The study is evaluating the learning occurring with various amounts of simulation substituting for clinical hours. Students from each of the 10 study sites have been randomly assigned to one of three groups: a group where up to 10 percent of the time normally spent at clinical sites will be spent in simulation, a group where 25 percent of the time normally spent at clinical sites will be spent in simulation or a group where 50 percent of the time normally spent at clinical sites will be spent in simulation.
Said Hayden: “Boards of nursing around the country have been asking, ‘can we use simulators in place of clinical settings?’ There are no clear answers in the literature. People think the simulators are a really good idea, but nobody really knows.”
Following the students post-graduation is particularly noteworthy, Hayden said. Researchers will be able to evaluate how well new graduate nurses are able to apply the knowledge they have acquired during nursing school to their practice as new nurses, providing a link that has not been studied in previous simulation studies. Researchers will examine and compare clinical and simulation experiences, competencies and level of practice. The follow-up of graduates into their first year of practice will focus on retention of new nurses and clinical judgment after graduation.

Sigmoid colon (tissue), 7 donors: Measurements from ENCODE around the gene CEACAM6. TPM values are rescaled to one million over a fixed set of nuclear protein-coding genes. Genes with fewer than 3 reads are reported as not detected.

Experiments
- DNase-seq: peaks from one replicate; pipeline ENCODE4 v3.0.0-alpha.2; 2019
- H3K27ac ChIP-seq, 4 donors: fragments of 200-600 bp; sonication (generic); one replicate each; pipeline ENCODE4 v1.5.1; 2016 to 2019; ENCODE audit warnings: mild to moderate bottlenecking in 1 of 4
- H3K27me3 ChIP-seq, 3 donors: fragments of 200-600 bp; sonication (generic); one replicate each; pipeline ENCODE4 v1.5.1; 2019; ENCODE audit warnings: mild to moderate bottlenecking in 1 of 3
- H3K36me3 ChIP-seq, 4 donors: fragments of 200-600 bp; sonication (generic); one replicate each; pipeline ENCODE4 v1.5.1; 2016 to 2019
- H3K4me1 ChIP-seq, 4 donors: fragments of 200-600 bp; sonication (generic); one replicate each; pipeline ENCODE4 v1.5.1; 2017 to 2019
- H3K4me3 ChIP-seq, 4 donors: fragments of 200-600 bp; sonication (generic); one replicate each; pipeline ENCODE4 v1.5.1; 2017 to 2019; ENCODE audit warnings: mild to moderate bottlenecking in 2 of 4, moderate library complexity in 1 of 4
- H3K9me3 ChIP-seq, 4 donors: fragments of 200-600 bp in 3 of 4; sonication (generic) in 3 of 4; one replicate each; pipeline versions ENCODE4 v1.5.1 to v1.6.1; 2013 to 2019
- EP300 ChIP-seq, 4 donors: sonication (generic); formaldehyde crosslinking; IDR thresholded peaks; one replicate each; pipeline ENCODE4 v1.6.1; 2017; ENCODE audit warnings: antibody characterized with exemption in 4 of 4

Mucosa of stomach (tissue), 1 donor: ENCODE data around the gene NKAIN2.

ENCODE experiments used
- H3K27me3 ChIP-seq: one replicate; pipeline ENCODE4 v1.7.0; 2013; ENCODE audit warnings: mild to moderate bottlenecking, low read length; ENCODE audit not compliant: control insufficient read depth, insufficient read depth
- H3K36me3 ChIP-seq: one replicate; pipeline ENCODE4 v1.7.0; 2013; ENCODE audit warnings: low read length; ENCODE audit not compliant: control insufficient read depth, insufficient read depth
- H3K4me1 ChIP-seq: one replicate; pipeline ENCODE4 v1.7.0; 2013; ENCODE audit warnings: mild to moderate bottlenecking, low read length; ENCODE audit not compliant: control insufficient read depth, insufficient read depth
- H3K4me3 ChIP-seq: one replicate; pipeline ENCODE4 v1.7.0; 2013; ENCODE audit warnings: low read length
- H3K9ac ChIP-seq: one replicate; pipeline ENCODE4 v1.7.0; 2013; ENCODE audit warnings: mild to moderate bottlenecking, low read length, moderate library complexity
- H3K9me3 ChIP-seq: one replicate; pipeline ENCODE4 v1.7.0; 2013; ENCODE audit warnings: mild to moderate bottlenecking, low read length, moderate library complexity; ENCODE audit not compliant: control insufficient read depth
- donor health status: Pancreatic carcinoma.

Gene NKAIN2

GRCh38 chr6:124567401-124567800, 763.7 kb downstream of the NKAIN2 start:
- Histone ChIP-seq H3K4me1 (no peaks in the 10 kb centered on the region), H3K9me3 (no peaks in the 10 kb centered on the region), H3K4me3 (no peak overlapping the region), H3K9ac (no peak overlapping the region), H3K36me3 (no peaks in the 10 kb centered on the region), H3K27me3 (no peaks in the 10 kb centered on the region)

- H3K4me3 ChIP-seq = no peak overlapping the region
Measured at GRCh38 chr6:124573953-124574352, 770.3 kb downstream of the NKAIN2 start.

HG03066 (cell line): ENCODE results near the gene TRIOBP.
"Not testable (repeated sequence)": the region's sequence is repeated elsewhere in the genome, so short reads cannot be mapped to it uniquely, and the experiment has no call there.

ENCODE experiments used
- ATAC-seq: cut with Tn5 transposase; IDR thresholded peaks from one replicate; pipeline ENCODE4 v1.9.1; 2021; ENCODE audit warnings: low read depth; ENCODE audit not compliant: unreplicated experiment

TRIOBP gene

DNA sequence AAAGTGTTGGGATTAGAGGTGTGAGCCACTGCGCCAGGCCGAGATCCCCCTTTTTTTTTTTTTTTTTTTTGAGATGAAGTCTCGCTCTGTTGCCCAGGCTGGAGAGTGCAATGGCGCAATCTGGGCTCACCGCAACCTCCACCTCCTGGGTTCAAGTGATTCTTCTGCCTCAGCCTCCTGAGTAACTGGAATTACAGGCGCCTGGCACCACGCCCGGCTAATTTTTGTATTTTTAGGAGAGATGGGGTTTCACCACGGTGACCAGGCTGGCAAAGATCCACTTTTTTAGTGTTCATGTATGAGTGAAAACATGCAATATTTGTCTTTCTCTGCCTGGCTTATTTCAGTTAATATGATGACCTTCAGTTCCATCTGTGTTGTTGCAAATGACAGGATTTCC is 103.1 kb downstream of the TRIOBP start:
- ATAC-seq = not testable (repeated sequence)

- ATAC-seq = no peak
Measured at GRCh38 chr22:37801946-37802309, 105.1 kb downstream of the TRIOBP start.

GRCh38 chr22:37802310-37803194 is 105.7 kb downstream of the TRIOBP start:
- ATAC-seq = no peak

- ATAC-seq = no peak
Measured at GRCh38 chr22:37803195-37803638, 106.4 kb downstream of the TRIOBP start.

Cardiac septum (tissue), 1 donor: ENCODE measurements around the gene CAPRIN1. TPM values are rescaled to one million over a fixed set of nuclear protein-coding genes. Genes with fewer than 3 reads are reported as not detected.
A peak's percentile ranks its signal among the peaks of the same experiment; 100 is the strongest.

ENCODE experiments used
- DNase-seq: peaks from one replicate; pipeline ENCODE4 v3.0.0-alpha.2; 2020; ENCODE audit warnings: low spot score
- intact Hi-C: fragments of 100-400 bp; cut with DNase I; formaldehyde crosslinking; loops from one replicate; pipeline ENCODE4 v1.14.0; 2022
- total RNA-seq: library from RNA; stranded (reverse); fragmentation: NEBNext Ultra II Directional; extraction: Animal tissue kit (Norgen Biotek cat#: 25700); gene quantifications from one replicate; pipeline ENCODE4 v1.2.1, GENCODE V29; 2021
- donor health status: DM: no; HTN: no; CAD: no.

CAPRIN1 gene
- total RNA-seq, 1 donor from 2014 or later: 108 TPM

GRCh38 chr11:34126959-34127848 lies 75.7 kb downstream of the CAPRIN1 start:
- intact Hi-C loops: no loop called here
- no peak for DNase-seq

McLaughlin is among those who is hoping the study yields meaningful results about the efficacy of simulation technology.
“We need to show that using this technology has tangible outcomes,” he said. “We need to show how it impacts patient safety. The next frontier will be documenting how simulation technology affects patient outcomes, rather than just the education of nurses.”